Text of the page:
Finally, you class is just a blueprint. Once you instantiate an object from your blueprint (class), its logic is encapsulated, therefore accessing properties on this object doesn't affect other objects that have been instantiated from the same class.

Reference: http://stackoverflow.com/questions/4184755/net-il-property-setter

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OK sorry - on re-reading my question wasn't 100% clear, so here's the combined explanation on use of get/set to help others who want to know the rationale of using this pattern (thanks PDR - I've upvoted your response which was the most useful in constructing this explanation):

  • the get/set pattern in object oriented programming (including in .NET), is a pattern that looks like this (in VB.Net):

    Private _Organisation As String
    Public Property Organisation() As String
        Get
            Return _Organisation
        End Get
        Set(ByVal value As String)
            _Organisation = value
        End Set
    End Property
    
  • The get/set pattern is used as a pattern that provides a structure that allows logic to be added during the setting or retrieval of a property instance of an instantiated class, which can be useful in various programming scenarios.

  • If this pattern is implemented but no logic is actually performed in the 'get' or 'set' methods, the pattern can add unnecessary code which can constitute 'over engineering'. It's not a requirement for all properties to use the get/set pattern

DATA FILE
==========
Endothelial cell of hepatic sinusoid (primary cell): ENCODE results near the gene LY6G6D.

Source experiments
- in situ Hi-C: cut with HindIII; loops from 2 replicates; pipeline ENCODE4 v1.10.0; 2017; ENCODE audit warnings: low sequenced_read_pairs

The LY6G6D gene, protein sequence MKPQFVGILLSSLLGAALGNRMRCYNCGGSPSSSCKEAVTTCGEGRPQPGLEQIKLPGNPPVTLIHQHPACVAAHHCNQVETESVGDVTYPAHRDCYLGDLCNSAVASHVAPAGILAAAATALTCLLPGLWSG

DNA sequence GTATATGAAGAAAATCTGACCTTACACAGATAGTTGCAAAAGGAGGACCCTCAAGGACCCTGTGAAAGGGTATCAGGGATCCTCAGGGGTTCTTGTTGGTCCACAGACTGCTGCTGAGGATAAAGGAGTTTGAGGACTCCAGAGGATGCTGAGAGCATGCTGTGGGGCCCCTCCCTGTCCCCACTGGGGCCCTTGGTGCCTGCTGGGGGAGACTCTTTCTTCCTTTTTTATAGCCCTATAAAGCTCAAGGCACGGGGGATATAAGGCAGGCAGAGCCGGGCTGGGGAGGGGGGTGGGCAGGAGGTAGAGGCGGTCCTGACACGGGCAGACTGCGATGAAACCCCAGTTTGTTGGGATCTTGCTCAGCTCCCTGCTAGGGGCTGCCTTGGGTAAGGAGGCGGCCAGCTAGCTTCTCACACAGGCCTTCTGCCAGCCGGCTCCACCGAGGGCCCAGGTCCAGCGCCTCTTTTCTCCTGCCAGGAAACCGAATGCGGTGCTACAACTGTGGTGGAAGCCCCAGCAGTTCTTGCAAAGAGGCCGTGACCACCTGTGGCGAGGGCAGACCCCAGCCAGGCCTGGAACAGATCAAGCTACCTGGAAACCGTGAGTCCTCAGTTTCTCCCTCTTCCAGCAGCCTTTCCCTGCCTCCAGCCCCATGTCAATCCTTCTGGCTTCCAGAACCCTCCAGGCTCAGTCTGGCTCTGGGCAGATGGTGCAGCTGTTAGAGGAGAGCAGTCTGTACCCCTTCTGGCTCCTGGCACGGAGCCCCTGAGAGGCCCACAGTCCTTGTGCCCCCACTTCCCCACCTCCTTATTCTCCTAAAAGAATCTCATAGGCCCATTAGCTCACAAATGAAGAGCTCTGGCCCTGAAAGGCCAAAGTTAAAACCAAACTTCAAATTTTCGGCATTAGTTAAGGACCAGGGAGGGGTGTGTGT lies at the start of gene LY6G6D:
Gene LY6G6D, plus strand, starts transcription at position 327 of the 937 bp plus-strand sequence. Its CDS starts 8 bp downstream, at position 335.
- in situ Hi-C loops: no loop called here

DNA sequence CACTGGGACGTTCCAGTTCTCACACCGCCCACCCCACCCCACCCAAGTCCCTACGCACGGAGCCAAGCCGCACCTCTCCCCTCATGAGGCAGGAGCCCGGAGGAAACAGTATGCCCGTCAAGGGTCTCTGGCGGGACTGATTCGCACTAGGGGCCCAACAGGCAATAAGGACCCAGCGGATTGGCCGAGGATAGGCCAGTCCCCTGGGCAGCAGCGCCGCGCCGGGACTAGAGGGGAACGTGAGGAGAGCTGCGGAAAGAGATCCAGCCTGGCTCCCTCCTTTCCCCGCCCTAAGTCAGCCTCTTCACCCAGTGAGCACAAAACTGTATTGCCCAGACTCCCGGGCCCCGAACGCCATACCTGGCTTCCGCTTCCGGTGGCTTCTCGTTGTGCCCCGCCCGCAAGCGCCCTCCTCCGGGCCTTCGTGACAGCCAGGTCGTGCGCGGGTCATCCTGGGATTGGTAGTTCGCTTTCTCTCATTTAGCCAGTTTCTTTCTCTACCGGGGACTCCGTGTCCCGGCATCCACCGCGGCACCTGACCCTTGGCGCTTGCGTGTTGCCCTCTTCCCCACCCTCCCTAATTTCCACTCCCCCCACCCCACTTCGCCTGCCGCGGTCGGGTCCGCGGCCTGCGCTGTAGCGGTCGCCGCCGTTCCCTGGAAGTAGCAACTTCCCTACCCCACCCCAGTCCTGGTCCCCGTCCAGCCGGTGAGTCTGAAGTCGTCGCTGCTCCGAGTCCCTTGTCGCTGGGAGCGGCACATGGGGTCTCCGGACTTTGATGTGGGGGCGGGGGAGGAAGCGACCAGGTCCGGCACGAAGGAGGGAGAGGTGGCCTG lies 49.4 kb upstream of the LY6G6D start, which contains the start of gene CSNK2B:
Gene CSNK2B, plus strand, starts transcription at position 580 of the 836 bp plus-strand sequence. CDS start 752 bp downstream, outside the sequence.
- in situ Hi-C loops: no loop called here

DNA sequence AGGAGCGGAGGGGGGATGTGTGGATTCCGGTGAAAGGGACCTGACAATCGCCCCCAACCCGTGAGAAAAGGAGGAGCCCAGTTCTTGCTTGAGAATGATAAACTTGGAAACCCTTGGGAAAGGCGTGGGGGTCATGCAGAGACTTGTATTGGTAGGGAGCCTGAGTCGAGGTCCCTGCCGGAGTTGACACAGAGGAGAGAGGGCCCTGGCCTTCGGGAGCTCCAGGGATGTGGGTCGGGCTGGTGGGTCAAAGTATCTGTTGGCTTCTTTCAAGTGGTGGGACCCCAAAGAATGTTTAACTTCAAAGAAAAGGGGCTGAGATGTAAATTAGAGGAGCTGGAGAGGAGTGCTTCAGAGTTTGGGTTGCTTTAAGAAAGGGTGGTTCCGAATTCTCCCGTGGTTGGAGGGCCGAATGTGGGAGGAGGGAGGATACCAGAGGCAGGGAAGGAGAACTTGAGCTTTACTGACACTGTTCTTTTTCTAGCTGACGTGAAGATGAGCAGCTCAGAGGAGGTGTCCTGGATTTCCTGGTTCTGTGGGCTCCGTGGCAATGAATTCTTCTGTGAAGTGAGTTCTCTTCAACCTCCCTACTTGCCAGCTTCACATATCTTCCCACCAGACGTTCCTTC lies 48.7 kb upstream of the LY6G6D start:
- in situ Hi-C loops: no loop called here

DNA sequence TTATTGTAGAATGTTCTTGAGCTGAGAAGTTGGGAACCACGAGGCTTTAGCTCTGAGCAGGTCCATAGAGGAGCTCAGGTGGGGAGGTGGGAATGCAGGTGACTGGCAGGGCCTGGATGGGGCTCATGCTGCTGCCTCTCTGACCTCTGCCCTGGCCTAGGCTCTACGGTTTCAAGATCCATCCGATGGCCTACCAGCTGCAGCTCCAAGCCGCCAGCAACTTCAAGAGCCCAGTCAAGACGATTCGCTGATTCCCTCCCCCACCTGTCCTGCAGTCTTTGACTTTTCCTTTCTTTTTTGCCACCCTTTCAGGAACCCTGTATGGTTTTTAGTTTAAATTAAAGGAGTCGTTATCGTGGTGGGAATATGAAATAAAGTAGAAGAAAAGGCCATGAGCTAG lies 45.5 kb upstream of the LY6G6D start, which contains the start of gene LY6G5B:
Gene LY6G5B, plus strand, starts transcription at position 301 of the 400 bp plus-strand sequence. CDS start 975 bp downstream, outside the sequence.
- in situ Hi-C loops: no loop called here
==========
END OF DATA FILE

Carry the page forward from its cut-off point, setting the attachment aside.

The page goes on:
• A property can have a 'get' accessor only, which is done in order to make that property read-only
  • When implementing a get/set pattern, an intermediate variable is used as a container into which a value can be placed and a value extracted. The intermediate variable is usually prefixed with an underscore.
  • this intermediate variable should be made private in order to ensure that it can only be accessed via its get/set calls and therefore more loosely coupled in the application (see the answer to this question from 'pdr' for more details)
  • The intermediate variable is simply a technique that must be used when implementing a get/set pattern. Setting this intermediate variable has no effect on 'protecting' the variable across different instantiations of the objects- instances of an object and their property values are completely independent